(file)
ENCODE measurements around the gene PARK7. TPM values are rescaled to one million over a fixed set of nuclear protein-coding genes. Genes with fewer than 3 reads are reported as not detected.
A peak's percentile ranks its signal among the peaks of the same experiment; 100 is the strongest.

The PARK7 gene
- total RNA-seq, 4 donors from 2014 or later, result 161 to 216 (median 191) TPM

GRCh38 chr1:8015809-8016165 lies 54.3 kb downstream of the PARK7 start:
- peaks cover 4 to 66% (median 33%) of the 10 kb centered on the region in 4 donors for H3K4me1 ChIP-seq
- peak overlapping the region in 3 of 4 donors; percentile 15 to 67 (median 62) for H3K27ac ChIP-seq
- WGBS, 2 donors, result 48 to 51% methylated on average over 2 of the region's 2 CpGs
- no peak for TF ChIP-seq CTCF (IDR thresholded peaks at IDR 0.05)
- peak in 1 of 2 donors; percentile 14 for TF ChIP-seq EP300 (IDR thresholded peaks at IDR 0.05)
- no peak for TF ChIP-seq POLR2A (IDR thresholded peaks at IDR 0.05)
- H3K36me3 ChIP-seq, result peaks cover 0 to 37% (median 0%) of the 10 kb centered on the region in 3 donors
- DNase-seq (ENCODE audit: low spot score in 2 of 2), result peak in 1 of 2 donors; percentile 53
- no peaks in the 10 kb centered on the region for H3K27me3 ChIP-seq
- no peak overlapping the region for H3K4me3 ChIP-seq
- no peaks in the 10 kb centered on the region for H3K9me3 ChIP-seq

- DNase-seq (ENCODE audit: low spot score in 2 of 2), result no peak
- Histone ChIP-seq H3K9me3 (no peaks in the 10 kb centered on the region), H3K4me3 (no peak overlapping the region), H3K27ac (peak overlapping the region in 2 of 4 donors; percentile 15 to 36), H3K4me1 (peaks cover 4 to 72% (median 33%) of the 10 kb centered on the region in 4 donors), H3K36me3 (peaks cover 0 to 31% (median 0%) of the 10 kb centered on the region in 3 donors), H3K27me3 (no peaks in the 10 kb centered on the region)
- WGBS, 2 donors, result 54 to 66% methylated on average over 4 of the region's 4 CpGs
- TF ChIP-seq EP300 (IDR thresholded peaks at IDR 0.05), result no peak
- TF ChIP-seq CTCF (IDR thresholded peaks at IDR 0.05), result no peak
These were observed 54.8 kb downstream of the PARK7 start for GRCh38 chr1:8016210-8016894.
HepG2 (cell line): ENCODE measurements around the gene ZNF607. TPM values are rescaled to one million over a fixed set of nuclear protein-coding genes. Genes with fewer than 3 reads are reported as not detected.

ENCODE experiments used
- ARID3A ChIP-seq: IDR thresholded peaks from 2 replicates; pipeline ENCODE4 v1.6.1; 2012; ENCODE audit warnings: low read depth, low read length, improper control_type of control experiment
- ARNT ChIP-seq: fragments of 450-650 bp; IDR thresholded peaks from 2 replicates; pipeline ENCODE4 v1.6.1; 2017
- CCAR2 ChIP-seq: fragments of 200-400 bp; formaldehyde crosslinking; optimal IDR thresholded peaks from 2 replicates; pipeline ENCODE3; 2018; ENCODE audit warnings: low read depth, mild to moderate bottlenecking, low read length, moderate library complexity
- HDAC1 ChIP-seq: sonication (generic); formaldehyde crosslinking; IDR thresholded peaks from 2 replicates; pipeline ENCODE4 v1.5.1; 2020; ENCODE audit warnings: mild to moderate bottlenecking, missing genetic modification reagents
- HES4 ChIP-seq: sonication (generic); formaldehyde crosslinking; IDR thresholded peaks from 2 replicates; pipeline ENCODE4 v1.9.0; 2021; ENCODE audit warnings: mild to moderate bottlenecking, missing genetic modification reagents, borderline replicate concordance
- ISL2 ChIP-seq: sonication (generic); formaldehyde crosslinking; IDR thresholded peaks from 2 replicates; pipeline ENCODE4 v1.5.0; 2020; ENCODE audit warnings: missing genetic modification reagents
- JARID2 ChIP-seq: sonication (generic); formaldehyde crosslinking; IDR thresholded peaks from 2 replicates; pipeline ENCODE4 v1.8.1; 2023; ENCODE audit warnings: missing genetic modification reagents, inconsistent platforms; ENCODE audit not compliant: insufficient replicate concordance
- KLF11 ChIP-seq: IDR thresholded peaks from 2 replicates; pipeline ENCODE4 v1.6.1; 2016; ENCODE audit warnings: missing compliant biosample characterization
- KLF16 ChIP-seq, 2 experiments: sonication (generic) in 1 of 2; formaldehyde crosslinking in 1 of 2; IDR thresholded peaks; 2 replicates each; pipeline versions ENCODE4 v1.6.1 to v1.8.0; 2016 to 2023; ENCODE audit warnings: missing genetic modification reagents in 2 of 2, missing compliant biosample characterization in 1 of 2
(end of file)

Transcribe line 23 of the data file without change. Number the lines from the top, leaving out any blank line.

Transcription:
HepG2 (cell line): ENCODE measurements around the gene ZNF607. TPM values are rescaled to one million over a fixed set of nuclear protein-coding genes. Genes with fewer than 3 reads are reported as not detected.